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Proposed 75-foot-tall building in downtown SLO is too bulky looking, commission says

A rendering of the proposed 1144 Chorro St. project shows how the building might look in a view from the corner of Marsh and Chorro streets.
A rendering of the proposed 1144 Chorro St. project shows how the building might look in a view from the corner of Marsh and Chorro streets.

The conceptual design for a proposed six-story building in downtown San Luis Obispo is too massive and bulky, and it should be scaled back by layered indenting the facade inward on the upper floors, the city’s Architectural Review Commission says.

The latest design for the commercial space at the corner of Marsh and Chorro streets calls for a mixed-use building that reaches 75 feet tall.

While the Architectural Review Commission generally commented on the bulk of the building’s design at a Monday meeting, it didn’t weigh in specifically on the height or six stories, which could be reviewed in more depth in future planning meetings.

The ARC’s role wasn’t to take formal action but to offer guidance to applicants on conforming to city standards at the conceptual stage, city officials said.

From a public perspective, the city received 25 letters and heard from seven people in public comment — all of them opposed to the idea of a 75-foot building.

“A 75-foot building anywhere in our city, but especially in our downtown, will be the beginning of the end for what makes our town so special,” Debbie Anthony wrote in an email to the city. “If one project of that scope is allowed, how will we ever be able to stop the upward growth?”

In another public letter, resident Jon Olsen wrote that the nearby, soon-to-be-opened Hotel Serra at Marsh and Garden, already looks “more imposing and fits in less as it nears completion.”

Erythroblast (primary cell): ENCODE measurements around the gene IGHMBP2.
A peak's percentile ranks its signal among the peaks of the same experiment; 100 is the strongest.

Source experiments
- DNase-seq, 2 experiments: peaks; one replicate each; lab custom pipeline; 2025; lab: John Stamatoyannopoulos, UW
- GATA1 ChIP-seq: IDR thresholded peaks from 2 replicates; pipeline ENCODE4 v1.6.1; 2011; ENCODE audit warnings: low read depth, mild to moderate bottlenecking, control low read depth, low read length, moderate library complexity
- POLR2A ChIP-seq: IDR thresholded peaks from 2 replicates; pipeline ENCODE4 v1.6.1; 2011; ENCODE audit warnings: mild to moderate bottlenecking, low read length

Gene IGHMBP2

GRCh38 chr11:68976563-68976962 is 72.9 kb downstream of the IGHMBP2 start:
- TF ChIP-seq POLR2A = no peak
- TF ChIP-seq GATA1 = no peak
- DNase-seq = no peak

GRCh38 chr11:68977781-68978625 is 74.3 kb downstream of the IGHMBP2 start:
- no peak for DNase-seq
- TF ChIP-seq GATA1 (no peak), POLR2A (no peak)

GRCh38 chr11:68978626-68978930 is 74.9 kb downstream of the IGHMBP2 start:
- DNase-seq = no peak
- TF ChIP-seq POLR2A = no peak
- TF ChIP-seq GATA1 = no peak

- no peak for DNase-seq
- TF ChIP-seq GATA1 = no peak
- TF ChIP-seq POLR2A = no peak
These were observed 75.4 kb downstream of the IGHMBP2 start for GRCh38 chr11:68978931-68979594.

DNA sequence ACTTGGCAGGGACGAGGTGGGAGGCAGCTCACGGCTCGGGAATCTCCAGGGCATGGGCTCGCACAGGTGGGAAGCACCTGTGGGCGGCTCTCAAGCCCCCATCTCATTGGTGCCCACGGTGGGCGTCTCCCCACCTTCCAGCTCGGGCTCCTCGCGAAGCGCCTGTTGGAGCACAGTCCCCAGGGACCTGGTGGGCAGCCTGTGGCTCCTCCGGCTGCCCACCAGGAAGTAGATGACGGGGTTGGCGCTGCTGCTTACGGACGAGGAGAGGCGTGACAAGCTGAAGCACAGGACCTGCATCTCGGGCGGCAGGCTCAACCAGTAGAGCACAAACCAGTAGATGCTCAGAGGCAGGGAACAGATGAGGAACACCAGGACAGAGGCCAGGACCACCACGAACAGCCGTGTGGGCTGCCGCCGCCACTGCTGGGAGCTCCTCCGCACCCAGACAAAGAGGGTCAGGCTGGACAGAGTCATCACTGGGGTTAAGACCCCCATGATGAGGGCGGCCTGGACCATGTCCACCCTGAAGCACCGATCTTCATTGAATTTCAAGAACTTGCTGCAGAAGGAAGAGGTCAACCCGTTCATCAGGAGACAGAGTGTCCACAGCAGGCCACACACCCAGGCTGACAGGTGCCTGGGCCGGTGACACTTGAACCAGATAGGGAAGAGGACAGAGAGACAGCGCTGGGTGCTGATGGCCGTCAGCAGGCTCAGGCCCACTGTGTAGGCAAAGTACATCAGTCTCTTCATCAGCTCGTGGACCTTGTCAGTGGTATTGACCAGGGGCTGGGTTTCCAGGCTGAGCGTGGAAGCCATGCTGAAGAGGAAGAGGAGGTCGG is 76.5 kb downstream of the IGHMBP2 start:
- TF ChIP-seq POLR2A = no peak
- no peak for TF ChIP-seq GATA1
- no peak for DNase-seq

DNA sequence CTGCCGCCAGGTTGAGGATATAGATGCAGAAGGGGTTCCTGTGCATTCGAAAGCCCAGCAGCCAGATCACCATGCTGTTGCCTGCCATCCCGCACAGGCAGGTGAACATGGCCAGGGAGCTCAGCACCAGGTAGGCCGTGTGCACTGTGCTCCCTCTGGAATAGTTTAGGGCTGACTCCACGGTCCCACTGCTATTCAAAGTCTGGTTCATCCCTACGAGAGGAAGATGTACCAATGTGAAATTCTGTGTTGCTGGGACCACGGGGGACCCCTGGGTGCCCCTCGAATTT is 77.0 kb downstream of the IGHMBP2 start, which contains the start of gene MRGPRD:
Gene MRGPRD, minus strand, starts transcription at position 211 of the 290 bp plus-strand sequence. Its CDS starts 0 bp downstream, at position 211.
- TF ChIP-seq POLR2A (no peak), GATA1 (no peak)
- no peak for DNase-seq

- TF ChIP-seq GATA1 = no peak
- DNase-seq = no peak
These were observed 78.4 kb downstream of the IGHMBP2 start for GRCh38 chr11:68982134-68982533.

“Please don’t continue this trend,” Olsen said. “You will ruin the intimate, inviting feeling of downtown SLO that so many people enjoy, exchanging it for being Any Town USA.”

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A view of the proposed 1144 Chorro St. project from the Downtown Centre in San Luis Obispo. Ten Over Studio

The 1144 Chorro site was previously approved for a three-story downtown bowling alley, game room, concert hall, restaurant and bar.

But the project was abandoned after a contentious business relationship ended between the building’s owner, Jamestown Premier SLO Retail, and the group planning to develop and run the center, Discovery SLO.

The groups settled a lawsuit over allegations of missed rent payments and parted ways after a prolonged back-and-forth over seismic upgrades that also delayed plans for construction, according to past Tribune coverage.

Now Jamestown, an international company with more than $10 billion in assets, is moving forward with its concept of ground floor retail and parking, two stories of office space (second and third floors), and three stories of residential dwellings (fourth, fifth and sixth floors).

The proposal includes 55 apartments, 80 percent of which would be under 600 square feet to be “affordable by design,” Jamestown wrote in its project description.

At the Monday meeting, members of the Architectural Review Commission gave feedback that the preliminary design concept is “too institutional and monotonous,” and suggested ways to make it better fit the city’s Community Design Guidelines, said Doug Davidson, the city’s deputy director of community development.

To address the massive design look, the ARC suggested varying the plane by offsetting the upper floors, indenting the building wall to break up a more vertically planed look, according to Davidson.

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A rendering shows the comparison of elevations between a proposed mixed-use project at 1144 Chorro St. in San Luis Obispo and neighboring buildings. Ten Over Studio

“The ARC also would like to activate the corner with more lively space for pedestrians,” Davidson said. “That could mean setting the building back from the street to create space. It could be an outdoor patio area for dining, or something to that effect.”

Jamestown’s existing design calls for brick that extends from the street level to the third and fourth stories, with the upper floors consisting of stucco siding that are stepped back five feet from the brick facade, according to a city staff report.

The city’s Cultural Heritage Commission, the ARC, Planning Commission and City Council all are expected to hold future meetings on the proposal, after a formal application is presented, Davidson said.

“The ARC’s role wasn’t to take any formal action, and this is just at the conceptual review stage,” Davidson said. “This meeting was just for the public and the commission to provide early feedback.”

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